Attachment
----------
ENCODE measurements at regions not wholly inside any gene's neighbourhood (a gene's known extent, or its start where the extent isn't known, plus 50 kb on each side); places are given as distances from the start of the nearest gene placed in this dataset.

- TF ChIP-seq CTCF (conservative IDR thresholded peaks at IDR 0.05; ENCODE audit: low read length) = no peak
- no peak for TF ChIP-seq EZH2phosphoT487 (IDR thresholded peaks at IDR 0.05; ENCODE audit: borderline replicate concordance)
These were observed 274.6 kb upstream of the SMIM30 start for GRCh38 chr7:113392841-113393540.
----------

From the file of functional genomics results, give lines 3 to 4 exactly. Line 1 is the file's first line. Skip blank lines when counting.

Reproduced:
- no peak for TF ChIP-seq EZH2phosphoT487 (IDR thresholded peaks at IDR 0.05; ENCODE audit: borderline replicate concordance)
These were observed 274.6 kb upstream of the SMIM30 start for GRCh38 chr7:113392841-113393540.